When asked why teaching, one recent applicant to the teaching certificate program I coordinate said, “Because I have to REALLY get out of retail.” I wanted to stand up and yell, “STOP dammit! Stop! Thanks for coming and good luck making retail less stultifying.”
Most applicants are pulled, rather than pushed into the profession, but their reasons still routinely speak to ulterior motives.
• “I’m a good story teller and students’ find me engaging.”
• “I love when the light bulb goes off when a student learns something new.”
• “It will be nice to have the same schedule as my children.”
That’s understandable. I recently wrote that everyone cares about compensation, benefits, work-life balance, but I’m waiting longingly for a prospective teacher to say something like this:
“I want to become an educator because I have a hunch that teaching is a continuous exercise in selflessness and I want to learn to lose myself in service of others. I’m an impatient listener and prone to self-centeredness. I want to learn to listen to young people in ways that help them fulfill their potential. I suspect teaching will provide me the opportunity to become not just a positive influence in young people’s lives, but also a better person, friend, partner, and citizen.”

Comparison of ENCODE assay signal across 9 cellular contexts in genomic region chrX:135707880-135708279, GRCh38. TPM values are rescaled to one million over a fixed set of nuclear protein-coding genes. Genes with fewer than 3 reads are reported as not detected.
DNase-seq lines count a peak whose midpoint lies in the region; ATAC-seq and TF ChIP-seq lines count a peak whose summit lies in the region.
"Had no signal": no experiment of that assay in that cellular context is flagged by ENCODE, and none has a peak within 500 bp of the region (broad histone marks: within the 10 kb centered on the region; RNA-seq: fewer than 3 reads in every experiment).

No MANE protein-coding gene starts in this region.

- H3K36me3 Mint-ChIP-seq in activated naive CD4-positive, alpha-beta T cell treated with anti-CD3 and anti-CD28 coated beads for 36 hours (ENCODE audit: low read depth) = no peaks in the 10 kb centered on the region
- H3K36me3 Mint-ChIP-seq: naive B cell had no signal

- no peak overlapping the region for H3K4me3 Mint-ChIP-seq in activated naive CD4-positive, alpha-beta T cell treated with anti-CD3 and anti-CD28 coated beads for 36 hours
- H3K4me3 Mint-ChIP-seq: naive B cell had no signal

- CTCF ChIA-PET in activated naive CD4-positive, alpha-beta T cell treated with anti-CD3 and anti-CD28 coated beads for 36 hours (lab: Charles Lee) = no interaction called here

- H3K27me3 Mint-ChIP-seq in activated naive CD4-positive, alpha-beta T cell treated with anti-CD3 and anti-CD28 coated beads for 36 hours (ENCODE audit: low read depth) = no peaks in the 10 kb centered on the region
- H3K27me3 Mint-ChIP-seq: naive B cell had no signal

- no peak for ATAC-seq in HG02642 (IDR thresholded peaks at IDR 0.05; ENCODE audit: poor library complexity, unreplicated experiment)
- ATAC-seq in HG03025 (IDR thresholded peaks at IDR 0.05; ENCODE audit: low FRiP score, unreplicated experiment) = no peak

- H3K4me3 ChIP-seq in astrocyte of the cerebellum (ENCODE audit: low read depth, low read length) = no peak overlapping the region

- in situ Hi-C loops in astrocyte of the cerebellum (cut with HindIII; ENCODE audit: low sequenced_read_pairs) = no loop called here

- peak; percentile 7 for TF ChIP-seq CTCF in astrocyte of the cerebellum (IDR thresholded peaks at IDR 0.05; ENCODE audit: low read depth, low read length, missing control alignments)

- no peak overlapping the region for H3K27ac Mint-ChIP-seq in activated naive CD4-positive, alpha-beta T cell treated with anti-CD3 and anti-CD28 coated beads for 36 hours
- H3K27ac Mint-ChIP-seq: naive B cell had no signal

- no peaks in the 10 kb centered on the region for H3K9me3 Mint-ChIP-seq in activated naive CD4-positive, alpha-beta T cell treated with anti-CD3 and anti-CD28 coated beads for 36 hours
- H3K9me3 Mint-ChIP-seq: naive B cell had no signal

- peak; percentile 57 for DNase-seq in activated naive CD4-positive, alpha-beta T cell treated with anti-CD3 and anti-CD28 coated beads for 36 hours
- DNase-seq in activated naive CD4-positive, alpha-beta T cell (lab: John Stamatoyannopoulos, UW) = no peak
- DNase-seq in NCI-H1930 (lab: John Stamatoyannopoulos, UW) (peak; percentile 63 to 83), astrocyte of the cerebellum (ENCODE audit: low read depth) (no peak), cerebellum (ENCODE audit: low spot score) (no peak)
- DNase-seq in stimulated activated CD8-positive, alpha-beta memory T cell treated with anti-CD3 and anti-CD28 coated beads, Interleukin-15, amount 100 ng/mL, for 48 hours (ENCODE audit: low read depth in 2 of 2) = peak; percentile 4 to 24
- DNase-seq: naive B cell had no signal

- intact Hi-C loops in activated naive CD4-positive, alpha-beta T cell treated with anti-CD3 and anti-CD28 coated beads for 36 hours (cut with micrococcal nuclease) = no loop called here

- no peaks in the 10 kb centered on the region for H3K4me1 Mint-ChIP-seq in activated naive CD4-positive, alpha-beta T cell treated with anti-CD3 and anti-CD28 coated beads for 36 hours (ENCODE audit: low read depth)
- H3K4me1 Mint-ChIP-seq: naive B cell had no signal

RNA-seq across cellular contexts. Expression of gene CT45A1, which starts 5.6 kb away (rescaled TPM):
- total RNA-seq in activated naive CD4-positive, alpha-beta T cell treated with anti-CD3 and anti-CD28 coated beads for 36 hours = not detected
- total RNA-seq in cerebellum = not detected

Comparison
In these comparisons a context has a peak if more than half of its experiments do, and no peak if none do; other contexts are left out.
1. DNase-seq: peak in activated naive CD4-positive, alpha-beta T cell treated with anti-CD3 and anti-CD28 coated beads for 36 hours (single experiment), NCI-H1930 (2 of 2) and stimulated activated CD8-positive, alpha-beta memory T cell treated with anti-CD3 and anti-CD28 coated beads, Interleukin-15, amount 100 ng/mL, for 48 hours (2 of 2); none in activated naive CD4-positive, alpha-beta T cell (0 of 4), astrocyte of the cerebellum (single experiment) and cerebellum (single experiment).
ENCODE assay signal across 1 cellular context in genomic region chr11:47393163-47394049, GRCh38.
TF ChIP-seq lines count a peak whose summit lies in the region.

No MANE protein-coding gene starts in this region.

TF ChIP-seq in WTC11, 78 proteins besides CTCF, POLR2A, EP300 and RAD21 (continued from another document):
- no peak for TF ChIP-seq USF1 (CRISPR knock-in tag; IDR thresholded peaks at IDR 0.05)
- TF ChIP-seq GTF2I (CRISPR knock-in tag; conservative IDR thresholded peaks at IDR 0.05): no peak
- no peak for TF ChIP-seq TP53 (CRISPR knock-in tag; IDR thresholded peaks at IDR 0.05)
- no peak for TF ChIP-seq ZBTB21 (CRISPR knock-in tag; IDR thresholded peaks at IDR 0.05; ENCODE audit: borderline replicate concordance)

I suppose, if that more Eastern starting point leads one to ask, “Relative to others, how well are you serving others and modeling selflessness?” practicing selfless service to others could turn into a tail chasing, self-regarding exercise. “Too bad others aren’t as selfless as me.” Ego is a perpetual trap.
Despite that conundrum, I’m wondering if I should add this tagline to our Teaching Credential Program’s promotional materials, “People with Buddhist sensibilities are strongly encouraged to apply.”